Promoting Fairness by Minimizing Victim Trauma During a

Sexual Assault Trial
Suggestions from Judges for Judges
“Justice, though due to the accused, is due to the accuser also. The
concept of fairness must not be strained till it is a filament. We are to keep
the balance true.” – U.S. Supreme Court Justice Benjamin N. Cardozo, 1934

Since 1996 the National Judicial Education Program (NJEP) has presented its Understanding
Sexual Violence programs for judges nationwide. After presentations on issues such as victim
impact and the neurobiology of trauma, offender sentencing, and jury selection, the judges
attending the programs discuss how they will use this information in the phases of a sexual
assault trial and as leaders in the criminal justice system. Highlights of these judges’ collected
responses are below; the full set is available here.

Throughout the Trial Process:

Treat both stranger and nonstranger rape as “real rape” throughout the trial process, from
setting bail to sentencing.

 Set the tone in the courtroom for handling these cases.
 Communicate to court staff, prosecutors, defense attorneys, law enforcement, probation
officers and medical personnel your expectation that they will take nonstranger and
marital rape as seriously as you do.

Educate Yourself and Your Court Staff about the Trauma of Sexual Assault:

Without specific education, justice system professionals are as prone as the public to believe
rape myths, such as “real rape” is perpetrated by strangers and “real victims” have genital
injuries. These beliefs undermine fairness in the trial process.

 Educate yourself and your court staff about how the neurobiology of trauma shapes
victim behavior during and after an assault and at trial.
 Recognize that many victim reactions may be counterintuitive, e.g., delayed reporting,
post-assault contact with the offender, flat affect at trial.
 Understand the importance of expert witness testimony to explain victim behavior during
and after the assault and during trial.

Minimize Continuances:

Sexual assault victims must psych themselves up tremendously for each court appearance.
Repeated continuances cause victims to drop out of the trial process.

 Maintain one judge throughout the process when possible.

© Legal Momentum-National Judicial Education Program 2017
Promoting Fairness by Minimizing Trauma
During a Sexual Assault Trial

 Minimize complainants’ court appearances.
 Set a firm, realistic schedule.
 Do not set hearings or trials on the anniversary date of the alleged assault.
 Require the prosecutor to consult with the complainant about continuances.

During the Trial:

Sexual assault trials in which victims must confront their assailants and describe the assault to a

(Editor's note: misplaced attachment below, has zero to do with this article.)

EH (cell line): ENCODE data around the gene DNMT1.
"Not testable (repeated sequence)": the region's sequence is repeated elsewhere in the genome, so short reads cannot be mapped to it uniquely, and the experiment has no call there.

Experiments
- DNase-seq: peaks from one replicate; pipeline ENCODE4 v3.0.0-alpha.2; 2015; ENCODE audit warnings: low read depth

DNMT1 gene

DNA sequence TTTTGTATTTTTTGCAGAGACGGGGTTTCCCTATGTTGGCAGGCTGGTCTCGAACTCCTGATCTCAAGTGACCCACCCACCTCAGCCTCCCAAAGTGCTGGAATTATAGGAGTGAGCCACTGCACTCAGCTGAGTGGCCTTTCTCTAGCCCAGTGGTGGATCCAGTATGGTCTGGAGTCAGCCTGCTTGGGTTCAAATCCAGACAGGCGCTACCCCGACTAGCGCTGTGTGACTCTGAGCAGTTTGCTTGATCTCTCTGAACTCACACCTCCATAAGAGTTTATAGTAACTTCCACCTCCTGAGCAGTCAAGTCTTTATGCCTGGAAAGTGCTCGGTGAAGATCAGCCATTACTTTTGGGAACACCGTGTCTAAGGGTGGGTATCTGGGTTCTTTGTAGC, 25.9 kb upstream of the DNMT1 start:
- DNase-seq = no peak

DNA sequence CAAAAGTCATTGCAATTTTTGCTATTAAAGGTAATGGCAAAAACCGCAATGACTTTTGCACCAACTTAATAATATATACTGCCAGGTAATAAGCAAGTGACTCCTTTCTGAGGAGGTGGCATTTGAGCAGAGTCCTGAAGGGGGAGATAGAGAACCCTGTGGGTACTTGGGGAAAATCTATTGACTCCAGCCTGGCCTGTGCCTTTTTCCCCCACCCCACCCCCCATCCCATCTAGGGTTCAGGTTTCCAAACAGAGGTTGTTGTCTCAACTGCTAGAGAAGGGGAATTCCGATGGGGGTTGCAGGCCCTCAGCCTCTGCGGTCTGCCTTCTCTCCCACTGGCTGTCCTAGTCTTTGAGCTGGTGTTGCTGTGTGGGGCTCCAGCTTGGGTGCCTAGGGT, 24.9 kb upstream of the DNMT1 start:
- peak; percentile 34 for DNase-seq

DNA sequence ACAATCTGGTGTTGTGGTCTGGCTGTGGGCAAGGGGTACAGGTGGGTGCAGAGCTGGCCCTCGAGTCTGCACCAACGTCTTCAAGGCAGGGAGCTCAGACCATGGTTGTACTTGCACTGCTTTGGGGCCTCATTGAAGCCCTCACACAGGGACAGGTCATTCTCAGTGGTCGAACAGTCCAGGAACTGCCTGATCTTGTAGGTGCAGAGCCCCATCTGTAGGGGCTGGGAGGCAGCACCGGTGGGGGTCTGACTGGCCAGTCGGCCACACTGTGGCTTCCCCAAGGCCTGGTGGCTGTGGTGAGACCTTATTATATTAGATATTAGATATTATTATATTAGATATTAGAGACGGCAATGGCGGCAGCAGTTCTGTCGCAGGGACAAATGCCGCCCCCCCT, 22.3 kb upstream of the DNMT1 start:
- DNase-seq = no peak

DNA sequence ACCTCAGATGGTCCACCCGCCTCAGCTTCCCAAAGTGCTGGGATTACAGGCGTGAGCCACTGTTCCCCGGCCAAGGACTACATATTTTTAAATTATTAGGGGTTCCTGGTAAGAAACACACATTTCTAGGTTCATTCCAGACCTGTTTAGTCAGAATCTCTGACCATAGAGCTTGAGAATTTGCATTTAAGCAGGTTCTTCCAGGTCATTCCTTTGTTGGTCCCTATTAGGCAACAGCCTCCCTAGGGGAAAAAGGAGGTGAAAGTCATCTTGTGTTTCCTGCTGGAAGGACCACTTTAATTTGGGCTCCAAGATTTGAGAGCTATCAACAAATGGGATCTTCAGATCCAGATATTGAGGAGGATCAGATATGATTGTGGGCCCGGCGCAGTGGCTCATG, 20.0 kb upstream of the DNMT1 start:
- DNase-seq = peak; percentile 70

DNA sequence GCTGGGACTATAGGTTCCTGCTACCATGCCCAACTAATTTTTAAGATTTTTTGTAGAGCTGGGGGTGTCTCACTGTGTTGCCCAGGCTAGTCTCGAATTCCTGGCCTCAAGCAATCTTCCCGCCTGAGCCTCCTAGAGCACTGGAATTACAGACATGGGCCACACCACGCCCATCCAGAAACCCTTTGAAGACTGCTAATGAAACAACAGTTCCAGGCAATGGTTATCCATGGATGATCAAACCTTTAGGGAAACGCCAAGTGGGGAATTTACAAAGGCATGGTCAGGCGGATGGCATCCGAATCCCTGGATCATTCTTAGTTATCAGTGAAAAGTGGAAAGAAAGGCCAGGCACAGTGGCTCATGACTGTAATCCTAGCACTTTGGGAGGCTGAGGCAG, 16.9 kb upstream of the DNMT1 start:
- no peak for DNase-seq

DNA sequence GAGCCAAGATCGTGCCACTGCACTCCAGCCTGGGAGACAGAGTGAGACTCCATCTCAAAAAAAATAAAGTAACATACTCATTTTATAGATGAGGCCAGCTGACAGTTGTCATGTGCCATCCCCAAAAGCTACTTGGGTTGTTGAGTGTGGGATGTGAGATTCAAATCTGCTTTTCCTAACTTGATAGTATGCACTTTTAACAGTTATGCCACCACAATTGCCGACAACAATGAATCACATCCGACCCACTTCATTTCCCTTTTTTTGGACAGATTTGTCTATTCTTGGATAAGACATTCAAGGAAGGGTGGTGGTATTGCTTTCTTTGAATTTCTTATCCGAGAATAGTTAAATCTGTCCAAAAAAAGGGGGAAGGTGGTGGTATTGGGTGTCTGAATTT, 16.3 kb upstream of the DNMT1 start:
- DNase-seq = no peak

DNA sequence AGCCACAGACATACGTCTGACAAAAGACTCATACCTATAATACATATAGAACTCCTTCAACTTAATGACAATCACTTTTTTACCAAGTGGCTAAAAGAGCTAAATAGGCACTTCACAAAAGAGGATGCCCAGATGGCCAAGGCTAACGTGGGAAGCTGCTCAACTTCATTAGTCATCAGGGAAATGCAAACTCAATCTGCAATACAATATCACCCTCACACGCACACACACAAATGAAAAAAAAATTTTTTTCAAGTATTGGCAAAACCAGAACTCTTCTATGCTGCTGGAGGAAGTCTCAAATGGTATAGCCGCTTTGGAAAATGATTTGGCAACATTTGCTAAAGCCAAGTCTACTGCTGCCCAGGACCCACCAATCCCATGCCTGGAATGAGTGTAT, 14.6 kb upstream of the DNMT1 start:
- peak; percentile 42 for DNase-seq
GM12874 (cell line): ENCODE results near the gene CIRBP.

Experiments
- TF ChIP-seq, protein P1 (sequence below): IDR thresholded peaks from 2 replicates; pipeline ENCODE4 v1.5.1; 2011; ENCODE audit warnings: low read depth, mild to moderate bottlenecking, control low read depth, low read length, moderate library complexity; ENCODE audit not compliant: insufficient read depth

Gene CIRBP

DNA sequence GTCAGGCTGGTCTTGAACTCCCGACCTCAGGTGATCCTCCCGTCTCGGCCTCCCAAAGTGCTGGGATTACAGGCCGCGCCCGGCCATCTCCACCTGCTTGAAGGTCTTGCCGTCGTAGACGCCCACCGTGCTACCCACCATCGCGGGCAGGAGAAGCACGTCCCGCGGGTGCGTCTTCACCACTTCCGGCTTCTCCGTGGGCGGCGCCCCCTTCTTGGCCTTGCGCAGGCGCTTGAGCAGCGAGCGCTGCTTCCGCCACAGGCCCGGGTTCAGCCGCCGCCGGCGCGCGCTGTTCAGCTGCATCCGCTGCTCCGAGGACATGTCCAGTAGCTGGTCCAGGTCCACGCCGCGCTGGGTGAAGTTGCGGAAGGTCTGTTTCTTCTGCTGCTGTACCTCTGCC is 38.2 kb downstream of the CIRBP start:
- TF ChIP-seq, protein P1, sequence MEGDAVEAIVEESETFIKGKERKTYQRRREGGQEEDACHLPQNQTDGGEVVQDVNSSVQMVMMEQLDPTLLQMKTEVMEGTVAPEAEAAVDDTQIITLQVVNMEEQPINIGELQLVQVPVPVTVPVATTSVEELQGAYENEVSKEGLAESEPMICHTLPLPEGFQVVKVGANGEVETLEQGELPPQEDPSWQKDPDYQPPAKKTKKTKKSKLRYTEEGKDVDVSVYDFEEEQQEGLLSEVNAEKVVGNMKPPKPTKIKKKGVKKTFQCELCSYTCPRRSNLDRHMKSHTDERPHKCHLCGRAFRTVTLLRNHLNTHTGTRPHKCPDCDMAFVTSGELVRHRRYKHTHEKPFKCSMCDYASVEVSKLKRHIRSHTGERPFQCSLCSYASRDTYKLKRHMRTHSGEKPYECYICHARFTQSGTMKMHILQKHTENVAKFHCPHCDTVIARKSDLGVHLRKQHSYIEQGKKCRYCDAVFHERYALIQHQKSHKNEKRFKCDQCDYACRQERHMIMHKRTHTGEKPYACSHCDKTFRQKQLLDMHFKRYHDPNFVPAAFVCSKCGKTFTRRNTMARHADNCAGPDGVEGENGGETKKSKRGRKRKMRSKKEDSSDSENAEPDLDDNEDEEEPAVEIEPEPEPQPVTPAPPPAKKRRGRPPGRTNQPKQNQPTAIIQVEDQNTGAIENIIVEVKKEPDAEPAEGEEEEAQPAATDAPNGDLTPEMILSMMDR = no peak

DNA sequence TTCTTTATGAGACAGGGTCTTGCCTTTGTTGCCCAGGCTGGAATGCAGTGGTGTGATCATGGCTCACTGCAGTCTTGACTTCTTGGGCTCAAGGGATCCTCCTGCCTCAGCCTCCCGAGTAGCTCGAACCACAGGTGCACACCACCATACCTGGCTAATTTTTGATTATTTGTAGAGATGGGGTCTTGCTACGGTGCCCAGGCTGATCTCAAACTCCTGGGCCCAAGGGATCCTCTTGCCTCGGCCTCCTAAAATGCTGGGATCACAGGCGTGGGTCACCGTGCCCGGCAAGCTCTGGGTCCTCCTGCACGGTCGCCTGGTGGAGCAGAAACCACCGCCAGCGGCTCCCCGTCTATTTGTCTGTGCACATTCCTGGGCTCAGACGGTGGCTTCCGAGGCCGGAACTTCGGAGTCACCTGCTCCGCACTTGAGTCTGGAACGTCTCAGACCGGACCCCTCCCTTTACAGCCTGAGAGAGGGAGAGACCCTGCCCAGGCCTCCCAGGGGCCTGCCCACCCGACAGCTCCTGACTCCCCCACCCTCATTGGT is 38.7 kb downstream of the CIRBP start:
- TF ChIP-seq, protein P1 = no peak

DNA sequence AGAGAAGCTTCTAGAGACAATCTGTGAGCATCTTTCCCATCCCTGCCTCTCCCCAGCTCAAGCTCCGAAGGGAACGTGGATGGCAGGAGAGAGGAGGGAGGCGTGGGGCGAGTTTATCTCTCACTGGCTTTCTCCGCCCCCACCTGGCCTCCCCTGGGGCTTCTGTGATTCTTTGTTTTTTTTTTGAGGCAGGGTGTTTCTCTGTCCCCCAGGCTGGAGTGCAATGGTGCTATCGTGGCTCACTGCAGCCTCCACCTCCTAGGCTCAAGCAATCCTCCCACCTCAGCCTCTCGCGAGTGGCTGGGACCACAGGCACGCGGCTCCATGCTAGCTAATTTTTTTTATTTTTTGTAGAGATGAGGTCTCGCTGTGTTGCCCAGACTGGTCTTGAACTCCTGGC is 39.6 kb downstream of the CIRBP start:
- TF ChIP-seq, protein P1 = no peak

public courtroom are inherently and unavoidably traumatic for victims. How judges conduct
these trials can exacerbate the trauma or minimize it while still preserving due process rights for
the defendant.

 Provide separate waiting rooms for the complainant and the defendant.
 Allow the complainant’s counselor or support person to remain in the courtroom.
 Do not leave complainants on the stand during lengthy sidebars or at recesses.
 Do not allow complainants to demonstrate on their own bodies how they were assaulted;
utilize diagrams, dolls or mannequins.
 Enforce rape shield laws.
 Evaluate force from the complainant’s perspective.
 Allow expert testimony on issues such as tonic immobility (“frozen fright”), dissociation,
absence of physical injury, delayed reporting, flat affect in court.
 Control any effort to harass or intimidate the complainant, especially by a defendant
appearing pro se.

At Sentencing:

How judges conduct sentencing hearings can either retraumatize victims or validate their
courage in reporting and participating in the criminal justice system.

 Invite victims to be present at sentencing; schedule the hearing so the victim can attend
and avoid continuances.
 Remind the prosecutor and corrections officers that you want the victim impact
statement before the sentencing hearing.
 Review all pre-sentence reports and the victim impact statement prior to the hearing.
 Set sentences commensurate with the gravity of the crime and the harm to the victim;
again, treat all rapes as “real rape.”

This project is supported by Cooperative Agreement No 2014-TA-AX-K045 awarded by the Office of
Violence Against Women, U.S. Department of Justice. The opinions, findings, conclusions, and
recommendations expressed in this publication/program/exhibition are those of the author(s) and do not
necessarily reflect the views of the Department of Justice.

© Legal Momentum-National Judicial Education Program 2017 2